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Protein: Animal vs. Plant-Based

Tom Pereira

Protein is protein right? Does it really matter where it comes from? Or is it more important that your overall requirements are met? Well, not all protein is created equal after all – there are actually many differences between animal and plant-based proteins. Knowing which to include more of in your diet can promote health and prevent deficiency. Let’s talk animal vs plant protein!

 

The Pros of Protein

It’s hard to be even remotely interested in health and fitness without hearing the hype about protein. It’s high protein this and added protein that, but is protein the wonder-nutrient it’s made out to be? Well yeah, it is!

Protein is a macronutrient, macro meaning we need it in high amounts, just like fat and carbs. Here’s just a few reasons why we all need lots of protein from our diet:

 

·      Source of Energy – Provides 4 calories for every 1g consumed, that’s the same amount of kcals/g as carbs!

·      Essential Nutrient – We must get it from our food because we can’t make it in the body

·      Provides structure – Protein is the building block for almost every cell in the body – including hair, skin, nail, bone, muscle, cartilage and blood cells

·      Creates Biochemical Reactions – That produce hormones and enzymes needed for digestion, blood clotting and muscle contraction

·      Supports Growth and Maintenance – Repairs damage to cells caused by injury and illness, as well as replenishing protein stores post-workout

 

So, there’s much more to protein than just gains bro! Whether you’re a Greek god (or Goddess) or a couch potato, meeting your protein requirements is vital. Lucky for us, there’s a whole host of foods to choose from when it comes to boosting protein intake.

But does it matter whether these foods are animal or plant-based? In short, yes it does. Let’s explore further.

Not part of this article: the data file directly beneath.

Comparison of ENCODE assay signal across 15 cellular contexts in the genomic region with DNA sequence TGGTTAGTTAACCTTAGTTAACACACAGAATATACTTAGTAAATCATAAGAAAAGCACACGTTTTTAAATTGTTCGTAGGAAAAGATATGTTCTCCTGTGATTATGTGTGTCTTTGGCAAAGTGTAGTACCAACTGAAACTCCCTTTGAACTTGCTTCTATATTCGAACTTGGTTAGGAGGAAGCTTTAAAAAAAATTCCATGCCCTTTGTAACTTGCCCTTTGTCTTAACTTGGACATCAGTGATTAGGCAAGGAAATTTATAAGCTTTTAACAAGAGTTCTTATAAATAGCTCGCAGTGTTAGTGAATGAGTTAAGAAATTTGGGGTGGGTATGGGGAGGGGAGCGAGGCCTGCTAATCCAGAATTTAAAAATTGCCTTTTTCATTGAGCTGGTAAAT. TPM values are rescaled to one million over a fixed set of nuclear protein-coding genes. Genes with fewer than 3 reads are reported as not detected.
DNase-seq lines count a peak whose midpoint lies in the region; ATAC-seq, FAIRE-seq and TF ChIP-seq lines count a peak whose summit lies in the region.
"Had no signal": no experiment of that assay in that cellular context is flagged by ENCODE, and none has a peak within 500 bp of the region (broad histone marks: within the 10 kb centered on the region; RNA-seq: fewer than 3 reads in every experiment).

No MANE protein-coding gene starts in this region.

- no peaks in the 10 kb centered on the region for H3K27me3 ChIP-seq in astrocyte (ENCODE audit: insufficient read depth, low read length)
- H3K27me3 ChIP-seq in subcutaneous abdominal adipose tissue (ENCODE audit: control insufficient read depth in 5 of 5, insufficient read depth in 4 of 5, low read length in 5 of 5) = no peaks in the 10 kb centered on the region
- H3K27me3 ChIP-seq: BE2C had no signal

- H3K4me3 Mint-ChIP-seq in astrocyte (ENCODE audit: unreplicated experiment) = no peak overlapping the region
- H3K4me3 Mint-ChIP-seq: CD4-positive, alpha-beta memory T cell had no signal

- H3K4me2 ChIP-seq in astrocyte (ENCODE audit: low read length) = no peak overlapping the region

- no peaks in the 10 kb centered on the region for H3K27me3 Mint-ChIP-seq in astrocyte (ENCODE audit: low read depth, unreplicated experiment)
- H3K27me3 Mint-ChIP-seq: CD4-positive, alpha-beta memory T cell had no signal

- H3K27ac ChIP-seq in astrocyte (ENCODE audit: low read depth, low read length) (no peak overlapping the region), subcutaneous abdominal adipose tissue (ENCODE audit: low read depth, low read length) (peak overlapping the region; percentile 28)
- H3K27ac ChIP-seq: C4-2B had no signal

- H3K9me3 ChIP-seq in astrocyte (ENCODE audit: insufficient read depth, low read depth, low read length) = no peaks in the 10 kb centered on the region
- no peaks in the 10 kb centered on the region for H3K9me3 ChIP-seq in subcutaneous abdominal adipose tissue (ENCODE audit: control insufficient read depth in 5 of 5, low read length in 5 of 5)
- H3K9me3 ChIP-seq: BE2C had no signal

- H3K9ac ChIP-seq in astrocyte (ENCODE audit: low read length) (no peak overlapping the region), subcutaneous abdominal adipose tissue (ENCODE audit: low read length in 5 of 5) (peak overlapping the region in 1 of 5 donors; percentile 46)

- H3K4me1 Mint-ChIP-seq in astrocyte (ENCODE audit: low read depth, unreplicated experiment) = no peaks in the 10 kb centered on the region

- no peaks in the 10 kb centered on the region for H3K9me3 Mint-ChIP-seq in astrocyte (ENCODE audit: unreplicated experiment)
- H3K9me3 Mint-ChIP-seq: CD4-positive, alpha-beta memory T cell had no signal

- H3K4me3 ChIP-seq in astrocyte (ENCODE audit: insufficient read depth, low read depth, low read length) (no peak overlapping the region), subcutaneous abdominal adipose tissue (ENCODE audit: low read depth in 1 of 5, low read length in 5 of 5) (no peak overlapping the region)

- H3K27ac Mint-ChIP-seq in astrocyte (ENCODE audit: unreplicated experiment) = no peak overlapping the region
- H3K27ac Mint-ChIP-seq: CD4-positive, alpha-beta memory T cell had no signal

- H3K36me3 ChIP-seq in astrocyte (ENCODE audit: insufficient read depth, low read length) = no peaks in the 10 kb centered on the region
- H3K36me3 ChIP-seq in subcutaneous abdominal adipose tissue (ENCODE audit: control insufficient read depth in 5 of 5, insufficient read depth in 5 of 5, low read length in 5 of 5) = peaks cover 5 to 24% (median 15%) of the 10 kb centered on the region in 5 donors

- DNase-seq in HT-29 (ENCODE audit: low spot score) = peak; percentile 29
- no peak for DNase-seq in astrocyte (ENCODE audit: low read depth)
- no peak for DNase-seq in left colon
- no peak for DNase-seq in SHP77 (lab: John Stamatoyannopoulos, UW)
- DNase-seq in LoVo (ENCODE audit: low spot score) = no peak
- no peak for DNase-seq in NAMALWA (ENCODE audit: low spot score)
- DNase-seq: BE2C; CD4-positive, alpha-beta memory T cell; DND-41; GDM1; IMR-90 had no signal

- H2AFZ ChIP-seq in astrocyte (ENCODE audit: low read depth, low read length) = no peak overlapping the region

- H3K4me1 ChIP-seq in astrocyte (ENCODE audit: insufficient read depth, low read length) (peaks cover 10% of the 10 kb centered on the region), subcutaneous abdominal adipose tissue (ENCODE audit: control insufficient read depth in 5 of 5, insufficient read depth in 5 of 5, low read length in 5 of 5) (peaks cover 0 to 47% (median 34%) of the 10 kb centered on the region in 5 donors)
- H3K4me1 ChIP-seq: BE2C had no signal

grass fed ribeye steak yummy

Not all Proteins are Created Equal!

Proteins are made up of individual amino acids, which join together in a sort of biochemical daisy chain! The order and length of these chains varies from food to food. When protein from food is consumed, it is broken back down into separate amino acids. These are then absorbed and utilised to remake whole proteins which the body can use – and so the circle of life continues!

A protein can be complete or incomplete depending on which amino acids it contains in the chain. There are nine essential amino acids (EAAs), which can’t be made in the body and so must come from food. If a food contains all nine EAAs, it is classed as complete – and is a better match for the human body. Most complete proteins are derived from animal sources.

 

Animal vs. Plant-Based Protein

There are pro’s and cons to both animal- and plant-based diets. But when it comes to protein as a standalone nutrient, you’d be hard pushed to back team plant over team animal.

There are very few complete proteins that are entirely plant-based. This means that the majority of plant proteins are lacking one or more of the essential amino acids needed to build cells.

With modern lifestyles, convenience foods and hectic schedules – balancing your veggies to gain a spectrum of amino acids is likely going to fall down your list of priorities pretty fast!